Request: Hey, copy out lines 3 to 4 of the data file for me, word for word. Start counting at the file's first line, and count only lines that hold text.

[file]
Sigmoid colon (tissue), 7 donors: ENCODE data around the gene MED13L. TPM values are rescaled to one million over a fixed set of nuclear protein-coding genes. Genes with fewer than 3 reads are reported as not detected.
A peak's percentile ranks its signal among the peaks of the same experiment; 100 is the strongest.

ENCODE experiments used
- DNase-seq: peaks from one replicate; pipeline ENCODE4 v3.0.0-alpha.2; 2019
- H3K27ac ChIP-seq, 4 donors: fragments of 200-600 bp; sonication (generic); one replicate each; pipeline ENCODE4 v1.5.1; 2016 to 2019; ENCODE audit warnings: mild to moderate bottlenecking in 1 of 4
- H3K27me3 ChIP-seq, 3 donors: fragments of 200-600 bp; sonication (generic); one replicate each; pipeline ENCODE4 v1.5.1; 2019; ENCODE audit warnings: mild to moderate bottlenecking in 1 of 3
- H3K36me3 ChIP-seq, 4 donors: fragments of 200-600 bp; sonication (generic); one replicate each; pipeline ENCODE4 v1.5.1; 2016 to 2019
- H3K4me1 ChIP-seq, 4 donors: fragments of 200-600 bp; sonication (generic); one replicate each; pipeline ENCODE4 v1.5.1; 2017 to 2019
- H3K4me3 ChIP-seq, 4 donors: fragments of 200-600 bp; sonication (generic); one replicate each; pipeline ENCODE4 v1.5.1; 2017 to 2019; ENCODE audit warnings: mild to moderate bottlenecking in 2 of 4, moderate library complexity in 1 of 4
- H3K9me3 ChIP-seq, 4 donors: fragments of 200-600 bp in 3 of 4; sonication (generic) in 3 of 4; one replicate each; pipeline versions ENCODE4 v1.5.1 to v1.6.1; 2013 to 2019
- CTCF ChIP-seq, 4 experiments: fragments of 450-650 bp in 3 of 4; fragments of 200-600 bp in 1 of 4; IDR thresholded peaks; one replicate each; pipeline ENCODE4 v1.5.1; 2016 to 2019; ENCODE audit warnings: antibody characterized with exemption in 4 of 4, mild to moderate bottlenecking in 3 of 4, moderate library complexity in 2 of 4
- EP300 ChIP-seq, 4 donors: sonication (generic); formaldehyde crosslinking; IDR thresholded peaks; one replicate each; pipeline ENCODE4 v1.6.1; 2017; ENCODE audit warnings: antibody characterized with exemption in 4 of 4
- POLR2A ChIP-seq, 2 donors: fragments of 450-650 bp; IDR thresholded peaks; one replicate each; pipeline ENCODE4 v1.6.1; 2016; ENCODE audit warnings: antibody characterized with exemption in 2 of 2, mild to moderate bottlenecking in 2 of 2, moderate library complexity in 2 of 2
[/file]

ENCODE experiments used
- DNase-seq: peaks from one replicate; pipeline ENCODE4 v3.0.0-alpha.2; 2019